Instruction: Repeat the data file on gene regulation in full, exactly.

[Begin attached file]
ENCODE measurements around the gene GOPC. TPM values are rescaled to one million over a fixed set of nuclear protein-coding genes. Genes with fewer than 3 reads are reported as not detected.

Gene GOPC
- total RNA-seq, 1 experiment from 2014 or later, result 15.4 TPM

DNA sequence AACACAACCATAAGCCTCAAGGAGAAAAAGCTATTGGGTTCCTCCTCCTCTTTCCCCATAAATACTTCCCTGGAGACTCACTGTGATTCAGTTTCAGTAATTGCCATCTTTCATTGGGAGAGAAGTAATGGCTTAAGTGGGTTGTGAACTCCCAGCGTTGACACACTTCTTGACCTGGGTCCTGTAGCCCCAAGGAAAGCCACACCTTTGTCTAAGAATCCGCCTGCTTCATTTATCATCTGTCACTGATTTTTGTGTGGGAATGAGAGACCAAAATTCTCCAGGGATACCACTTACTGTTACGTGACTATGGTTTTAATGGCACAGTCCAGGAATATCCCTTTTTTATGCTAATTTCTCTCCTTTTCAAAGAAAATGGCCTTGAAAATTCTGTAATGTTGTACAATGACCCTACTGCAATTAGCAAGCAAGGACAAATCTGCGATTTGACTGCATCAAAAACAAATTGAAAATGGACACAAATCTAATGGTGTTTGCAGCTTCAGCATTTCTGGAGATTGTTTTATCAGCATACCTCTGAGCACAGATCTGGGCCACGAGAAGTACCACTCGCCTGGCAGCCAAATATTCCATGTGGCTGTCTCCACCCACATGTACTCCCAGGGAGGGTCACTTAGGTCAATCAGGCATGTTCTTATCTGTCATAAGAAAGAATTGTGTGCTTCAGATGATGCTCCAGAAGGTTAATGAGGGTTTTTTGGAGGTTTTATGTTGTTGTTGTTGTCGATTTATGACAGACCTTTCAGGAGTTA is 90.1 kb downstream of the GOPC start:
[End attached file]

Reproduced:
ENCODE measurements around the gene GOPC. TPM values are rescaled to one million over a fixed set of nuclear protein-coding genes. Genes with fewer than 3 reads are reported as not detected.

Gene GOPC
- total RNA-seq, 1 experiment from 2014 or later, result 15.4 TPM

DNA sequence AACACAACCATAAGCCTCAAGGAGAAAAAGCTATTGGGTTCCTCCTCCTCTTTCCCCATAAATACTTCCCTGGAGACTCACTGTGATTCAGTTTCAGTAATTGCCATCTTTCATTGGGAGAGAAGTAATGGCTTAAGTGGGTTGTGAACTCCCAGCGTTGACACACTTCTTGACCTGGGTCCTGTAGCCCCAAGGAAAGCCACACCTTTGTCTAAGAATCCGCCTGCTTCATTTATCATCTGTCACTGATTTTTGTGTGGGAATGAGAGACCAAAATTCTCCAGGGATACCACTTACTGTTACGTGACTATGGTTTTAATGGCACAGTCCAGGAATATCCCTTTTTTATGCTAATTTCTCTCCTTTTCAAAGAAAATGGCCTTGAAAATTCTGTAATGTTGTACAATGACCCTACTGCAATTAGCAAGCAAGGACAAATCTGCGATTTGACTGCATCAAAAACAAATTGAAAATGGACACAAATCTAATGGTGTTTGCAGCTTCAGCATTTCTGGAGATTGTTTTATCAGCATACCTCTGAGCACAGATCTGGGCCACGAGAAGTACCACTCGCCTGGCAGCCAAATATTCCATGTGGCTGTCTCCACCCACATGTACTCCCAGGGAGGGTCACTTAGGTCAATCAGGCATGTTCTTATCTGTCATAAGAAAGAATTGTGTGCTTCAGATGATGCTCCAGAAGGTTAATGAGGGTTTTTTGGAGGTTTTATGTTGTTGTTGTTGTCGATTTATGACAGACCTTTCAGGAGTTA is 90.1 kb downstream of the GOPC start: